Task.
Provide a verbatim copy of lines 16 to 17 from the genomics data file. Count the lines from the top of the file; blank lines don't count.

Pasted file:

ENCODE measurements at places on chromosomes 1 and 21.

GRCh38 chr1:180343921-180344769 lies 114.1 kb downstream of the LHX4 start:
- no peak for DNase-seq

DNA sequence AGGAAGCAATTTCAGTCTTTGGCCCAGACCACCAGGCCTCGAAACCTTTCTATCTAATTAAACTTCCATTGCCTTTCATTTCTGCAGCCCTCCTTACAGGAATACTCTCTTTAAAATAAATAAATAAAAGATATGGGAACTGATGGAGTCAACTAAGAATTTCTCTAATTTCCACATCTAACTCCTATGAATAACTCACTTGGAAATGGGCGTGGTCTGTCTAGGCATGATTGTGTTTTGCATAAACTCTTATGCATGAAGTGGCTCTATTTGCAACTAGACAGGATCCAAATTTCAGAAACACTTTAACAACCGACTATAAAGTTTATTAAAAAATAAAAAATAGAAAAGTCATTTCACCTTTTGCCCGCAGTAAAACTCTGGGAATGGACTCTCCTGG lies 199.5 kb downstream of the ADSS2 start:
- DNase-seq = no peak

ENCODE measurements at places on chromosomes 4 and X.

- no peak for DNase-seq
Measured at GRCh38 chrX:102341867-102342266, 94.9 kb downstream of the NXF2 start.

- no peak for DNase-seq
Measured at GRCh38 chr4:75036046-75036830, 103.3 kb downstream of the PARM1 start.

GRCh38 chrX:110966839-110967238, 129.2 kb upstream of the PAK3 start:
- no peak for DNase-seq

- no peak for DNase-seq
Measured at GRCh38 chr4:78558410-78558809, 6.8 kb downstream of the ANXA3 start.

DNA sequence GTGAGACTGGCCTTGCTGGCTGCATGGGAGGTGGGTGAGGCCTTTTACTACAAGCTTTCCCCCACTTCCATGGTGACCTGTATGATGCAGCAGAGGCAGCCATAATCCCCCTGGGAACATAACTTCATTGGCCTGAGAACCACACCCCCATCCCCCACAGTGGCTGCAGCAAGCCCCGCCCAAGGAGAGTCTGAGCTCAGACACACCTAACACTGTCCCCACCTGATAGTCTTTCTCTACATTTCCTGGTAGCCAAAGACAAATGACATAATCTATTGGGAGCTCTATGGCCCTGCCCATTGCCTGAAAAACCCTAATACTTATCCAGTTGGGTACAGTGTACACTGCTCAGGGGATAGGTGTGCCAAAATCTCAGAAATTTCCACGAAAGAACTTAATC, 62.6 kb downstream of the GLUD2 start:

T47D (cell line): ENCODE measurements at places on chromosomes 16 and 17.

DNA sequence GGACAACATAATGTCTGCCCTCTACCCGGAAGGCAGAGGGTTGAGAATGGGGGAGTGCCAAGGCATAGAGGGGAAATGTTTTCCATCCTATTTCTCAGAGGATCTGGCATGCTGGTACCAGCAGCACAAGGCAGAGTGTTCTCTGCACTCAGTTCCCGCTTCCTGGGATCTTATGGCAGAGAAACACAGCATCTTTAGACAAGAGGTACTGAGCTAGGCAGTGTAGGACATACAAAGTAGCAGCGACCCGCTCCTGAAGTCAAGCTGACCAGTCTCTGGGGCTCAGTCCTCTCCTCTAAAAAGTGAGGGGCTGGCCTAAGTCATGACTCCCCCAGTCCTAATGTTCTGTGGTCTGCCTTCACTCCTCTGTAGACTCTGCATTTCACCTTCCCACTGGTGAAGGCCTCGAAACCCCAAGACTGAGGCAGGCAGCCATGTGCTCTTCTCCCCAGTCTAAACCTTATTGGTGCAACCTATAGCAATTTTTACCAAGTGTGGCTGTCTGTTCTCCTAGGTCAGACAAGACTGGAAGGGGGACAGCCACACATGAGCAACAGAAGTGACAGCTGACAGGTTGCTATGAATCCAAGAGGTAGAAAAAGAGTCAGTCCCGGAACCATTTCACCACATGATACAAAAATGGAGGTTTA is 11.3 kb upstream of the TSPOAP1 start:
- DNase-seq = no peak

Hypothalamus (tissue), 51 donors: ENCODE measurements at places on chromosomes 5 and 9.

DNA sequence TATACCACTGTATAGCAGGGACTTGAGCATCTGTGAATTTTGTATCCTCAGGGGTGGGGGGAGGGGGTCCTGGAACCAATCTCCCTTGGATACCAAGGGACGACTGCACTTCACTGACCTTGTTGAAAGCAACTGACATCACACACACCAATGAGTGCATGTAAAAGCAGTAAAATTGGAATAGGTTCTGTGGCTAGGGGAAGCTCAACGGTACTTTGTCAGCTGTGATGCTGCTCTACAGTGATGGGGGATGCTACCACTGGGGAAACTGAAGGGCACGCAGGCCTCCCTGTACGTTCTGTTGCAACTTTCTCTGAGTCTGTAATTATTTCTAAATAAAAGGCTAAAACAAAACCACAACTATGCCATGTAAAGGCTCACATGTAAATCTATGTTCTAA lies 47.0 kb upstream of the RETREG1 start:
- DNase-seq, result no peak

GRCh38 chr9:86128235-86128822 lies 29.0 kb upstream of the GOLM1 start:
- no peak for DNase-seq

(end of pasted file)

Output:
T47D (cell line): ENCODE measurements at places on chromosomes 16 and 17.

DNA sequence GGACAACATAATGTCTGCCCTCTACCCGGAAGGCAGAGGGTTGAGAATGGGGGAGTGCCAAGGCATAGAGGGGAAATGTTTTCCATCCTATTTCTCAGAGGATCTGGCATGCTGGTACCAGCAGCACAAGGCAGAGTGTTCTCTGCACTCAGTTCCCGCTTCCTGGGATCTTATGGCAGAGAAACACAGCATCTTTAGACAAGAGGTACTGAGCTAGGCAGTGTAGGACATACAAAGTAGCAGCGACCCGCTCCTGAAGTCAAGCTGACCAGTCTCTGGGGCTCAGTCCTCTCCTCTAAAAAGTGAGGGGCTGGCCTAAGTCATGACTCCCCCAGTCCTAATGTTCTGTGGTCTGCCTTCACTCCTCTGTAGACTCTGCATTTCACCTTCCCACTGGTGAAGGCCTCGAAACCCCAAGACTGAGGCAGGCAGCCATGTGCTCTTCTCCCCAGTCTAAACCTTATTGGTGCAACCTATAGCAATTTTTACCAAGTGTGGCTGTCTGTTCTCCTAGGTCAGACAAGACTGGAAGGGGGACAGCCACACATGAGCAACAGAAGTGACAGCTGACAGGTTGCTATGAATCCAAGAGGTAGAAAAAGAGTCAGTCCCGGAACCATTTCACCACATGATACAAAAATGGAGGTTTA is 11.3 kb upstream of the TSPOAP1 start: